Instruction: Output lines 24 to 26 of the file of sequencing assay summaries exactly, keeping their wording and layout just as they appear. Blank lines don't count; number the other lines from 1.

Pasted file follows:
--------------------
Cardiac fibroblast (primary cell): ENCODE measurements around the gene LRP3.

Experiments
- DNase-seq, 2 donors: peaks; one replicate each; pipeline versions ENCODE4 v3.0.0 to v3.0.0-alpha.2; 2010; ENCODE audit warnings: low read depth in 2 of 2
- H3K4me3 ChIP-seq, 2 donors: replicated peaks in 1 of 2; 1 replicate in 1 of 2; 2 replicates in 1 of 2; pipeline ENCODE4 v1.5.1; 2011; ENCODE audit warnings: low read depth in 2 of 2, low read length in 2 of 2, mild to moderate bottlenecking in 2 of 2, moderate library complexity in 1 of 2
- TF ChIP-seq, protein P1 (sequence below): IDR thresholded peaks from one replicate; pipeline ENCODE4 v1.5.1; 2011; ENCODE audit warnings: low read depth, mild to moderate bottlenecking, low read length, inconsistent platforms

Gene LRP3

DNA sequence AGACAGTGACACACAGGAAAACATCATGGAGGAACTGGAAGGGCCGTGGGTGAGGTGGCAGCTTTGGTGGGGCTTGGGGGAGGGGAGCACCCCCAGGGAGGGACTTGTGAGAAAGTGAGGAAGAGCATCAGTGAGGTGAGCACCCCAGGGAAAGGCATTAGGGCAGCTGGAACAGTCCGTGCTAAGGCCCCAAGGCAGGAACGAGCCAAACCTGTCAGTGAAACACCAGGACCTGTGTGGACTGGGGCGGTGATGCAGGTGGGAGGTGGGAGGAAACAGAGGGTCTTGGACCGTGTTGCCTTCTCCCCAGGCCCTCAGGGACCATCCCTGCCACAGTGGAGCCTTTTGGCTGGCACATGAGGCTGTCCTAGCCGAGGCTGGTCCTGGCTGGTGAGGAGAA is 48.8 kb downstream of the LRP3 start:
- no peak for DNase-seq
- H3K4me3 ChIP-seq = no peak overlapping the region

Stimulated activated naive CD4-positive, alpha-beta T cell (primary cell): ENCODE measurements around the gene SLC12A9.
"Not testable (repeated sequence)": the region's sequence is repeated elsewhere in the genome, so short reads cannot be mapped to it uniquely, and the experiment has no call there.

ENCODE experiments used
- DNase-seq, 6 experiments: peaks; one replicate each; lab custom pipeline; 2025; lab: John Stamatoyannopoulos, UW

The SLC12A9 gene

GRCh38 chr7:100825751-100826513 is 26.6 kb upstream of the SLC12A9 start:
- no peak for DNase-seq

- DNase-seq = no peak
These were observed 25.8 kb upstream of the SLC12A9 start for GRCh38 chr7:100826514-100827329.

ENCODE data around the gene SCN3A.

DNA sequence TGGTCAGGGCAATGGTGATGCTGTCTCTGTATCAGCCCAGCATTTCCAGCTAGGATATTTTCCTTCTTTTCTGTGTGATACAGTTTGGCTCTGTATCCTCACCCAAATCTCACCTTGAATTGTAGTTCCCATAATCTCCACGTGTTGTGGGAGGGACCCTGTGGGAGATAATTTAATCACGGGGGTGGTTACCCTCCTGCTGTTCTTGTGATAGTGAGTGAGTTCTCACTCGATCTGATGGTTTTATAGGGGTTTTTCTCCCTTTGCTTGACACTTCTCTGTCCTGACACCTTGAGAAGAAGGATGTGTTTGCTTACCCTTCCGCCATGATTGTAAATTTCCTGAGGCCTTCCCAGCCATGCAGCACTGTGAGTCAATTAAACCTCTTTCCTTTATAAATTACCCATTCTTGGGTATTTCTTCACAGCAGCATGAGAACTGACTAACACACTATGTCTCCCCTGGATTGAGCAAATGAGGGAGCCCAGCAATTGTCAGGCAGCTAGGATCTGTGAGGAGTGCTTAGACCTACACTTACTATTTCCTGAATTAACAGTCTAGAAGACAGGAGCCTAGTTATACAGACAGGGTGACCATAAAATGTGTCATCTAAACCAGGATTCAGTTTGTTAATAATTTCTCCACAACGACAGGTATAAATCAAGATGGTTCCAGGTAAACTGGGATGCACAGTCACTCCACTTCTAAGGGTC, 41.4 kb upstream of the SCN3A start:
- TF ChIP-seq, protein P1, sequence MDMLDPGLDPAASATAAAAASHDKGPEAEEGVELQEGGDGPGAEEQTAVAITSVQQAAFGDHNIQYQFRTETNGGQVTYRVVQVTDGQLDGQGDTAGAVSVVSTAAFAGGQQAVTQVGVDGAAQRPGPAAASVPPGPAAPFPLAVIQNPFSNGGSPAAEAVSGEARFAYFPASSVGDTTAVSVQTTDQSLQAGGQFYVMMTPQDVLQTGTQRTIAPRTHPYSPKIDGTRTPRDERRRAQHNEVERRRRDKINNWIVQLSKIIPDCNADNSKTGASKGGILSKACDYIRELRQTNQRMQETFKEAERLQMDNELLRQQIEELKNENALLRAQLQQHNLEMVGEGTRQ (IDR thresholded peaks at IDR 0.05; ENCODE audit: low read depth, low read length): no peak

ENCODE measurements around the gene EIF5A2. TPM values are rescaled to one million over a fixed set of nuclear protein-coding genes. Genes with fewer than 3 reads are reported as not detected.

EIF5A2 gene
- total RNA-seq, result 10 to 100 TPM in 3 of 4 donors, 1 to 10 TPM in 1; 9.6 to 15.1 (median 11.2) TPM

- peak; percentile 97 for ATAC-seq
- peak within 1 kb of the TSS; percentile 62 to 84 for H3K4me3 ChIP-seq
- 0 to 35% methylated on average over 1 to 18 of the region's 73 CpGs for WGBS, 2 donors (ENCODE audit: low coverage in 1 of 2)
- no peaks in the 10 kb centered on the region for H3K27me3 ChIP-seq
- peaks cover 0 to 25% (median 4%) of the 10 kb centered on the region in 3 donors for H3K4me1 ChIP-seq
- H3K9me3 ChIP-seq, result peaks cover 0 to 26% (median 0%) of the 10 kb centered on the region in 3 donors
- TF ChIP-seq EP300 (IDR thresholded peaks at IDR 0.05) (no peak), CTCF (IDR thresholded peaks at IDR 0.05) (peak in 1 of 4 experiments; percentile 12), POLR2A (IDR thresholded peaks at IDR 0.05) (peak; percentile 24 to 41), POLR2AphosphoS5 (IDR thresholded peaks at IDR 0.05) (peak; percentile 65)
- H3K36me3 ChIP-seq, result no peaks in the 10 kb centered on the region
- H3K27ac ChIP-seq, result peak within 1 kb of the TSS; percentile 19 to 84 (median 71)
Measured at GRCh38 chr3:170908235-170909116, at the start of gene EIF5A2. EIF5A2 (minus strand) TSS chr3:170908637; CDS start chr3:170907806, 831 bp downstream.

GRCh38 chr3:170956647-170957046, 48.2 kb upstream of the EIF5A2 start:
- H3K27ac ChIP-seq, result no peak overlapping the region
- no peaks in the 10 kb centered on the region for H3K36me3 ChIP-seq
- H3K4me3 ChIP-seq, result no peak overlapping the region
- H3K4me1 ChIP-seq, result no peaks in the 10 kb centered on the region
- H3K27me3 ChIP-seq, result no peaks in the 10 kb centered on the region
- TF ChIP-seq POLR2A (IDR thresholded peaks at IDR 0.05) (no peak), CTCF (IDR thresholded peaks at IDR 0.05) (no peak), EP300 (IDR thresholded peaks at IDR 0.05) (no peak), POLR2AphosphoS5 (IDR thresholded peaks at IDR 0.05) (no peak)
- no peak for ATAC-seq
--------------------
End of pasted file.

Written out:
- total RNA-seq, result 10 to 100 TPM in 3 of 4 donors, 1 to 10 TPM in 1; 9.6 to 15.1 (median 11.2) TPM

- peak; percentile 97 for ATAC-seq
- peak within 1 kb of the TSS; percentile 62 to 84 for H3K4me3 ChIP-seq